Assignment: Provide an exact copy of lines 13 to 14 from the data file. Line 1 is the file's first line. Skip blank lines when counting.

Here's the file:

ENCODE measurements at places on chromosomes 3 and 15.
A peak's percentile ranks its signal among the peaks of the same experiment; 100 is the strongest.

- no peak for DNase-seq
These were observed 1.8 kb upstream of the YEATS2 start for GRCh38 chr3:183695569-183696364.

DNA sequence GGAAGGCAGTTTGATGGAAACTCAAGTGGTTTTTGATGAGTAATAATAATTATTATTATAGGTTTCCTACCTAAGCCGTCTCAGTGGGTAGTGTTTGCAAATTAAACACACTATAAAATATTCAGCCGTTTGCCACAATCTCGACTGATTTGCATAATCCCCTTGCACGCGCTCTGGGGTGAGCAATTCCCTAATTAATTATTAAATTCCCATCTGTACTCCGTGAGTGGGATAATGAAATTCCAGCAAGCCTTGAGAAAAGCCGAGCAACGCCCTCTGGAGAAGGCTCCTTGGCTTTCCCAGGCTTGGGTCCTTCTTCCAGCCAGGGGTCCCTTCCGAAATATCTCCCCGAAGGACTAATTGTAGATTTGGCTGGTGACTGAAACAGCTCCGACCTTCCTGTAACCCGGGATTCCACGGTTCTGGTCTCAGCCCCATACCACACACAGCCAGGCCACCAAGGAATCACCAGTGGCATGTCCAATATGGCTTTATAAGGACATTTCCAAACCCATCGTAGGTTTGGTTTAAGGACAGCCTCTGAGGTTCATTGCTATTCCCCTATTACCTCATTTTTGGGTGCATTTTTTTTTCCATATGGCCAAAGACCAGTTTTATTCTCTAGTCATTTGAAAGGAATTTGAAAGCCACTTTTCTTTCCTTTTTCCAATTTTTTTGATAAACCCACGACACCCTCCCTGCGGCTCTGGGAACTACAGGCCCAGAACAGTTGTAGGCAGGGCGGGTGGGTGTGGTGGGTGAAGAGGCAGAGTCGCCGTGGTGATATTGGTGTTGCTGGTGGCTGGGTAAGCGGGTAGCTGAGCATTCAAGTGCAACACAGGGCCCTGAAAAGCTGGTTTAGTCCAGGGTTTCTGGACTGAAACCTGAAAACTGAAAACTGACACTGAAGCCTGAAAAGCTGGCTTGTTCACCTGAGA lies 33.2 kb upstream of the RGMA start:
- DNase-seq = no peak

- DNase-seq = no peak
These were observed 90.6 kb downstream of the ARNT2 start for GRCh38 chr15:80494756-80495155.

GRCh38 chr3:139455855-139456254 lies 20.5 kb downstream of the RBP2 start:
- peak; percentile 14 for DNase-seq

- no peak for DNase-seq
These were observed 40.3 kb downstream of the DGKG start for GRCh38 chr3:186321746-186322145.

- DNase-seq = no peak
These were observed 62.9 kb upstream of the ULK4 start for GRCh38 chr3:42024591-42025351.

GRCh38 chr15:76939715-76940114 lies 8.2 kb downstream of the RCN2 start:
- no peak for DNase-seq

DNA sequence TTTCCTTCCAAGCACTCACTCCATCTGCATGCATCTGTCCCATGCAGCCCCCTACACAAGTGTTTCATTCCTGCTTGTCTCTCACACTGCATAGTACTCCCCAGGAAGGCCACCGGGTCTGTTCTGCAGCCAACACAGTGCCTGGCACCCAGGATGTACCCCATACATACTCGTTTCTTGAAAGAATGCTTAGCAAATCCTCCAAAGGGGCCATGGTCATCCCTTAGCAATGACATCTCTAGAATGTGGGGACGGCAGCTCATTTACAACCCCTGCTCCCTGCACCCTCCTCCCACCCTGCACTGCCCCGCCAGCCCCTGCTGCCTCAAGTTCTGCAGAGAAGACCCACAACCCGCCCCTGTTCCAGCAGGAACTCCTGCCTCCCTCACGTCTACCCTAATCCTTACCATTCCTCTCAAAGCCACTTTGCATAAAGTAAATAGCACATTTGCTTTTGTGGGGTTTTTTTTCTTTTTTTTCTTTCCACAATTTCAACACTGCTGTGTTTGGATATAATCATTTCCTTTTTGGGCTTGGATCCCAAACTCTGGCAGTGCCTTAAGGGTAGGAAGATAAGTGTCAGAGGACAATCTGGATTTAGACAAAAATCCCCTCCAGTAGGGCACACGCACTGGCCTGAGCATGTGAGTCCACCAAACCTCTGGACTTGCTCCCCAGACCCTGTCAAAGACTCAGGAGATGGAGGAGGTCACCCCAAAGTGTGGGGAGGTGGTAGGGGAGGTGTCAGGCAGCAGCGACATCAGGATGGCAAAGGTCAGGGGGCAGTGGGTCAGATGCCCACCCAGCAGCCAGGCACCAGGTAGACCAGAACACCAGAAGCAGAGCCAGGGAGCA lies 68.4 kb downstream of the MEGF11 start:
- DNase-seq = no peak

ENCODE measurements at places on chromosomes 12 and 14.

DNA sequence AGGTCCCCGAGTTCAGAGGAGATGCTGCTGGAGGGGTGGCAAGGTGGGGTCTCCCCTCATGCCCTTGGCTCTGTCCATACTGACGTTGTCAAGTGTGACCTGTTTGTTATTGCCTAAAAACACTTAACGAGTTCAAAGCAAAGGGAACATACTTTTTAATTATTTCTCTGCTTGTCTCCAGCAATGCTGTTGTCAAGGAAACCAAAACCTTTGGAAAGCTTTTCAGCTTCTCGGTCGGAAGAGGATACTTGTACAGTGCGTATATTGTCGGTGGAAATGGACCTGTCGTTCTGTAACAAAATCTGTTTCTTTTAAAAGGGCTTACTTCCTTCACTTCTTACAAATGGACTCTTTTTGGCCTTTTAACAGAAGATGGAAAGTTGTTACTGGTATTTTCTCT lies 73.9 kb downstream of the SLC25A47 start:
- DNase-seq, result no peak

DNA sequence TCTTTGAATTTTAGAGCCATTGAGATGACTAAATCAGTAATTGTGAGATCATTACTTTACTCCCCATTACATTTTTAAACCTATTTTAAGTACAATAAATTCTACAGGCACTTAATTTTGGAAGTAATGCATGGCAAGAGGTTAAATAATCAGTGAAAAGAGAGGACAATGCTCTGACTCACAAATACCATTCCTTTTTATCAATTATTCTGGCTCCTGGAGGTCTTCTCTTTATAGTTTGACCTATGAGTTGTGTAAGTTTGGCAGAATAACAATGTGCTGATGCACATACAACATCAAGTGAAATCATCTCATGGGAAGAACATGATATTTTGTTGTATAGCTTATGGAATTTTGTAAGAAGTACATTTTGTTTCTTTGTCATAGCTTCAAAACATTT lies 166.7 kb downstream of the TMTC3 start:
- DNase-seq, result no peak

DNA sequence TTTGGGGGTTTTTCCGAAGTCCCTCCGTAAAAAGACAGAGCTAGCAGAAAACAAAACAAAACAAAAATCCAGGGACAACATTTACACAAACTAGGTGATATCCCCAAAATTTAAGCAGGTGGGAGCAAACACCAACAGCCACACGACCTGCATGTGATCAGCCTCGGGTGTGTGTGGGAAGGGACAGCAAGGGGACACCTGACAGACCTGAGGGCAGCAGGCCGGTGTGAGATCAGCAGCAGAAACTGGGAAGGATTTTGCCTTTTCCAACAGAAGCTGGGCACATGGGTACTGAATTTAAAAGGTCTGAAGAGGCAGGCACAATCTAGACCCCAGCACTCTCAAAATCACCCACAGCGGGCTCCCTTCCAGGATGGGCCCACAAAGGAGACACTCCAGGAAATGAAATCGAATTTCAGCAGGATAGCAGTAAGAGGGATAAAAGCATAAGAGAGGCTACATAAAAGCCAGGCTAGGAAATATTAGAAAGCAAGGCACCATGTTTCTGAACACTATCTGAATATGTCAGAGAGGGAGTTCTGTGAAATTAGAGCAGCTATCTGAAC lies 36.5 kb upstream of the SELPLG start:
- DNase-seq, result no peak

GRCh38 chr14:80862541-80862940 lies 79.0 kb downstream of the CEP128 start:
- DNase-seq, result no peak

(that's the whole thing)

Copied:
- DNase-seq = no peak
These were observed 62.9 kb upstream of the ULK4 start for GRCh38 chr3:42024591-42025351.